We have assessed the effects of the glucocorticoid dexamethasone and the thiazolidinedione troglitazone and for the first time examined interaction between these drugs with respect to multiple metabolic parameters in humans. Our findings provide confirmation of previous studies demonstrating that glucocorticoids induce peripheral insulin resistance (24) in healthy humans, and they show a pronounced effect of steroids to decrease maximal insulin responsiveness, which was not clearly evident in a previous report (2). This reflects impaired stimulation of glucose uptake in skeletal muscle, which has been shown to result from defects in the recruitment of GLUT4 glucose transporters to the cell surface in animal (12, 13) and cell (1417) models. Peripheral insulin resistance, together with insulin resistance at the level of the liver (24), leads to impaired glucose tolerance, as manifested in the current data by higher glucose and insulin concentrations after an oral glucose challenge. Glucocorticoids can also increase lipolysis and circulating FFA concentrations, and previous authors have implicated this effect in the pathogenesis of glucocorticoid-induced insulin resistance in skeletal muscle (5,34,35). Our data support this idea, since dexamethasone decreased insulin’s ability to suppress FFA levels, and this effect was well correlated with the reduction in maximally stimulated glucose uptake rates. Although dexamethasone did not alter fasting FFA levels in our subjects, the impairment in FFA suppressibility would predictably result in increased FFA concentrations after meals. Thus, chronic elevations in postprandial FFA profiles could contribute to insulin resistance in skeletal muscle (2729). A relationship between insulin’s ability to suppress FFA and to stimulate muscle glucose uptake has been previously demonstrated by Reaven and colleagues (45,46) in a sample of healthy individuals.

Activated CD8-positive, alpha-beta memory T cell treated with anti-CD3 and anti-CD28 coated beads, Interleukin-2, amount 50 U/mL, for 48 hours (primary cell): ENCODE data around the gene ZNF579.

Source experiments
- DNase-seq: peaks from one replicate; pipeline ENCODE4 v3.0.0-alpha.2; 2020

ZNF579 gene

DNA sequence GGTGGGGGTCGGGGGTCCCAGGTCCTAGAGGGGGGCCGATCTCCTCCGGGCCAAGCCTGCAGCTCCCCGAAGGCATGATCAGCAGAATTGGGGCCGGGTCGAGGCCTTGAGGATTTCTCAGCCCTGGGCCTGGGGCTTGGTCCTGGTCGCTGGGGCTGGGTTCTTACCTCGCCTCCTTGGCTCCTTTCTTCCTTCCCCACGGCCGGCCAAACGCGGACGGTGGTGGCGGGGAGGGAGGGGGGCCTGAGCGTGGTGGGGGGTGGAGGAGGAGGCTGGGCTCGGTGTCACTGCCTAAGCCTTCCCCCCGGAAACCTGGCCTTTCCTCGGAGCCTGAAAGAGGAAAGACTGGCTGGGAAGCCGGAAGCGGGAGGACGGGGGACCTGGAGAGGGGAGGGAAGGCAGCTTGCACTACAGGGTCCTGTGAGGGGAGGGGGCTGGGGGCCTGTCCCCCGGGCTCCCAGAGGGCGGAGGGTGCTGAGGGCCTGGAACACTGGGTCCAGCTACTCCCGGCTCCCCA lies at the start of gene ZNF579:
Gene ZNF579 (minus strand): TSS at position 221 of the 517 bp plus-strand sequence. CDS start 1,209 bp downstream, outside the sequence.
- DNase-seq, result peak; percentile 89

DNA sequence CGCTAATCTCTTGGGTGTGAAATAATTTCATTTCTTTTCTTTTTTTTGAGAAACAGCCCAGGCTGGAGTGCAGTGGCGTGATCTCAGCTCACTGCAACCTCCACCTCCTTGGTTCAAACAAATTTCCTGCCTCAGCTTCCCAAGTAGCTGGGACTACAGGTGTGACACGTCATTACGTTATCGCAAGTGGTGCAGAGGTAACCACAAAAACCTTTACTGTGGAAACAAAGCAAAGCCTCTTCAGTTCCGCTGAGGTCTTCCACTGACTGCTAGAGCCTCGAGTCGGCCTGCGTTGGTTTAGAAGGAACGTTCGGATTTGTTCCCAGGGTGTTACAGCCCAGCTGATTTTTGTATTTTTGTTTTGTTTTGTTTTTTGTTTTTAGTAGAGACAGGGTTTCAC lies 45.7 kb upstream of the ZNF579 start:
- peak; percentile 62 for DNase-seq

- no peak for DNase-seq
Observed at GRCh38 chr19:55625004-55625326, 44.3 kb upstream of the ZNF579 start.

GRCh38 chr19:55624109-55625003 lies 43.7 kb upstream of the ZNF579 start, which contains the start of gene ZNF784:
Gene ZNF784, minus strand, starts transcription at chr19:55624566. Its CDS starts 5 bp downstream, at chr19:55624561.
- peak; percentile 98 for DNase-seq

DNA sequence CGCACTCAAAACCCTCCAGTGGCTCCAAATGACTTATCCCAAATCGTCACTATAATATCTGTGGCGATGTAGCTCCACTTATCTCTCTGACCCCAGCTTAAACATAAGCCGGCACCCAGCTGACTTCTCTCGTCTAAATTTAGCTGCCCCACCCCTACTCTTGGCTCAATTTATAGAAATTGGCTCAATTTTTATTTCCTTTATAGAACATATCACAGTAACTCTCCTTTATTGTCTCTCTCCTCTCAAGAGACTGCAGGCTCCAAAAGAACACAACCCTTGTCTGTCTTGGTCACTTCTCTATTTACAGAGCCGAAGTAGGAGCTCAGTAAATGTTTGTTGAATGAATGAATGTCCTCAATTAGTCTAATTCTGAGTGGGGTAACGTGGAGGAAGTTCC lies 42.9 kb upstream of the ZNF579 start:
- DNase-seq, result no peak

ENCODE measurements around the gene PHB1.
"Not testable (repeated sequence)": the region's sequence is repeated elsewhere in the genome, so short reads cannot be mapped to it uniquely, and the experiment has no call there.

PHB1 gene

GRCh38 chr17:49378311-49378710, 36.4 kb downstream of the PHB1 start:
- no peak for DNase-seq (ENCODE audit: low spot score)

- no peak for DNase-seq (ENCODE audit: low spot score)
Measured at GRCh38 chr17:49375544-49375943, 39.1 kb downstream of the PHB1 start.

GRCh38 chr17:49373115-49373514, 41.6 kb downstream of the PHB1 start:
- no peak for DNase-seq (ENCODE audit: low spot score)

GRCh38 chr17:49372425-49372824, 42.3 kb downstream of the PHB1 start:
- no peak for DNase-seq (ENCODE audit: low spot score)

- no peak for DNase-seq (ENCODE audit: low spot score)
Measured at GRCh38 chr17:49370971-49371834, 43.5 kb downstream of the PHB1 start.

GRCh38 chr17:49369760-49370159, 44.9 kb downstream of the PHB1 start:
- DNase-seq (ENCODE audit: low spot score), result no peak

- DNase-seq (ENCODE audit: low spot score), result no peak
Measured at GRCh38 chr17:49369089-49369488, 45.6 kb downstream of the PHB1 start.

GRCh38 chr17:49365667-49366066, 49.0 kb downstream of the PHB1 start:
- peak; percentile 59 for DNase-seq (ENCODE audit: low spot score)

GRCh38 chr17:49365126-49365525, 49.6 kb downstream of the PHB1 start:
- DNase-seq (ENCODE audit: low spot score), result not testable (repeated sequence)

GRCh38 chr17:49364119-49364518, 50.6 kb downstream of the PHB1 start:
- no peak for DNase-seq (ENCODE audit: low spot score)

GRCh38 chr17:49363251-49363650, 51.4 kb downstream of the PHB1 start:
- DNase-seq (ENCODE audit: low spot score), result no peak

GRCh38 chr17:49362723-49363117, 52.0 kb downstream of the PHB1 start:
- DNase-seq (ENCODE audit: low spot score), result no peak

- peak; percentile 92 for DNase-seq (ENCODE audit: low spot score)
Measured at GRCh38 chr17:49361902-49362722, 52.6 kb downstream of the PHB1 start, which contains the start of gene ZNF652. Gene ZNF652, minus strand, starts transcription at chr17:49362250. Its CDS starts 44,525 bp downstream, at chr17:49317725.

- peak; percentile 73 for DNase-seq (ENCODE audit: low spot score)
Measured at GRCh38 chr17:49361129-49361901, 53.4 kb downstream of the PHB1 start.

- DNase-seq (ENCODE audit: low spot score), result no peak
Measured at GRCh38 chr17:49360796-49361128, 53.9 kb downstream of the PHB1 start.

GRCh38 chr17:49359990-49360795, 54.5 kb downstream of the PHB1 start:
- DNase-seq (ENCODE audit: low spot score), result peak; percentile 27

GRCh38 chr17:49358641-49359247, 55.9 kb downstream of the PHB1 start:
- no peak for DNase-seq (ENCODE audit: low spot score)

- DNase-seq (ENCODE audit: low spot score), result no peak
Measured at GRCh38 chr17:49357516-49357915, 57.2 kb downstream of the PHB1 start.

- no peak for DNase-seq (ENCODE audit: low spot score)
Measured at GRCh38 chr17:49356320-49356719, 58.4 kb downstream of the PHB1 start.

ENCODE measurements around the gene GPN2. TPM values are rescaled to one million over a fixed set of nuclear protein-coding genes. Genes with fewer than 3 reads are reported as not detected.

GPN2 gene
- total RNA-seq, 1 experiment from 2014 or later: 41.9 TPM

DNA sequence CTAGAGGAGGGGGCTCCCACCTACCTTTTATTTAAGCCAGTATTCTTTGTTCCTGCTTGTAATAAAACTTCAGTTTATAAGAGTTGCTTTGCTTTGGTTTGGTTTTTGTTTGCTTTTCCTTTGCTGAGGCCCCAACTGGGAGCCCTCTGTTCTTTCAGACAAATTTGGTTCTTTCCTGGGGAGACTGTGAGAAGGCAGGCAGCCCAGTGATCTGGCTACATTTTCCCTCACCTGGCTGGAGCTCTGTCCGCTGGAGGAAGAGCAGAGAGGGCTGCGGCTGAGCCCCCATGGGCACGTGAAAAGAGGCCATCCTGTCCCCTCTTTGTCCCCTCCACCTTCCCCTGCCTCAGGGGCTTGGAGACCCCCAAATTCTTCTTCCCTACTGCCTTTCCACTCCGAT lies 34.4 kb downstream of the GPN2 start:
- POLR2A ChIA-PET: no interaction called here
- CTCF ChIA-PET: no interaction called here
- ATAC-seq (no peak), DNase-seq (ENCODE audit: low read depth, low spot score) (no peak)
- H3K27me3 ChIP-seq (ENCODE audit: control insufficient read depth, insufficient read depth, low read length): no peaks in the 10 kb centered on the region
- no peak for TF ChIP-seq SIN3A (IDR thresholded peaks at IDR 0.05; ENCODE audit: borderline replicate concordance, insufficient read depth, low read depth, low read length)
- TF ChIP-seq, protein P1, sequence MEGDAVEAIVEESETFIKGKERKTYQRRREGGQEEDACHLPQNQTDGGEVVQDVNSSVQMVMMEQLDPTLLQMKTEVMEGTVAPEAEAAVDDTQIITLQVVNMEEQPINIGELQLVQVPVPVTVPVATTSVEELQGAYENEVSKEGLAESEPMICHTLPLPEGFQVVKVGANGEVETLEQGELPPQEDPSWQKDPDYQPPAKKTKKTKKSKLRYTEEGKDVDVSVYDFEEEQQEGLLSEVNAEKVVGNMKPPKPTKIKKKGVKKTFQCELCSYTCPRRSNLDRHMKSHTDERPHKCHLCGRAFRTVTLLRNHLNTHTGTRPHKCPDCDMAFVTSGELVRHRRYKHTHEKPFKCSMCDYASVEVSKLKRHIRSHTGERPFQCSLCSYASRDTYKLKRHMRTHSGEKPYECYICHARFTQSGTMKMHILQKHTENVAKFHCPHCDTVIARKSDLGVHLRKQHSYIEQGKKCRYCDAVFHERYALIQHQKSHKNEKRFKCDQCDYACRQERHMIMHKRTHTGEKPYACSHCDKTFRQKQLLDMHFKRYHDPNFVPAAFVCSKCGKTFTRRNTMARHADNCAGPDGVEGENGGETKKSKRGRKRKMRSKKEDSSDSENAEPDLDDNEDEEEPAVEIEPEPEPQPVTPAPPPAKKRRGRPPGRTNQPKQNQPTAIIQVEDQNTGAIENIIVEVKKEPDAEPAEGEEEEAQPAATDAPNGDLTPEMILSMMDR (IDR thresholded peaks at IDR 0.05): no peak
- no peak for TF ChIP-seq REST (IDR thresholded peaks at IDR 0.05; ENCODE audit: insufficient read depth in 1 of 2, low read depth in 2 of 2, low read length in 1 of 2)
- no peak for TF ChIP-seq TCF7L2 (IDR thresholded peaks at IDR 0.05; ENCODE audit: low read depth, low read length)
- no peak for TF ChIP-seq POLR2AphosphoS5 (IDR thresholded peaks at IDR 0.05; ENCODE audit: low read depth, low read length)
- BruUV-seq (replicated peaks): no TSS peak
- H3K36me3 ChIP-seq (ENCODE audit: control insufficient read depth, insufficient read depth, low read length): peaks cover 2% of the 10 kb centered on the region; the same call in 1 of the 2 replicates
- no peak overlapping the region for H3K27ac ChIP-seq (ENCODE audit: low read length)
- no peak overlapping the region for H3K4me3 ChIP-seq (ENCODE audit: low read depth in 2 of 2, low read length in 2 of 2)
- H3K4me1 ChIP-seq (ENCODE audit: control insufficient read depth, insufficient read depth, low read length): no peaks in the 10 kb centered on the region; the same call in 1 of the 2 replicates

Troglitazone, the first available antidiabetic medication in the thiazolidinedione class, has been shown to enhance peripheral insulin sensitivity in both genetic and acquired models of insulin resistance in rodents (18,47,48), and in diabetic (19,49, 50) and obese nondiabetic individuals (21). In the current study, troglitazone similarly led to a significant increase in insulin-stimulated glucose uptake rates. However, we did not observe significant alterations in glucose tolerance or post–glucose challenge insulin concentrations compared with baseline. Clinical trials with troglitazone (19,20) and other thiazolidinediones have demonstrated that up to 3 months of treatment is necessary to achieve the full therapeutic effects of the drug. Our subjects were treated for 4–6 weeks with a submaximal dose (400 mg/day as opposed to 600 mg/day), and the majority received 4 weeks of treatment. Thus, it is likely that a longer course of treatment would have resulted in more pronounced effects on insulin sensitivity and a reduction in insulin concentrations during OGTTs (21). In addition, troglitazone did not alter fasting FFA levels or FFA suppressibility in the current study. Therefore, unlike dexamethsone, the effect of troglitazone on insulin sensitivity was not related to any alteration in FFA suppressibility or fasting FFA levels, suggesting that FFAs were not involved in the enhancement of insulin action in muscle. Thus, our data do not support a common notion that troglitazone’s insulin-sensitizing effect on muscle is entirely dependent on an antilipolytic effect in adipose tissue that lowers circulating FFA concentrations. This notion is based on the observations that troglitazone is generally found to decrease circulating FFA concentrations (21) and that FFA infusions induce insulin resistance (2729). However, troglitazone has been shown to increase muscle insulin action in transgenic mice without adipose tissue (33). Furthermore, our data are in agreement with Maggs et al. (20), who found that troglitazone administration at doses of 200 and 400 mg/day increased insulin sensitivity without any effects on fasting FFA levels. Thus, the current data and these previous results indicate that troglitazone can increase insulin sensitivity independent of an effect in adipose tissue that lowers circulating FFA. By inference, troglitazone could have direct effects to enhance insulin action in muscle.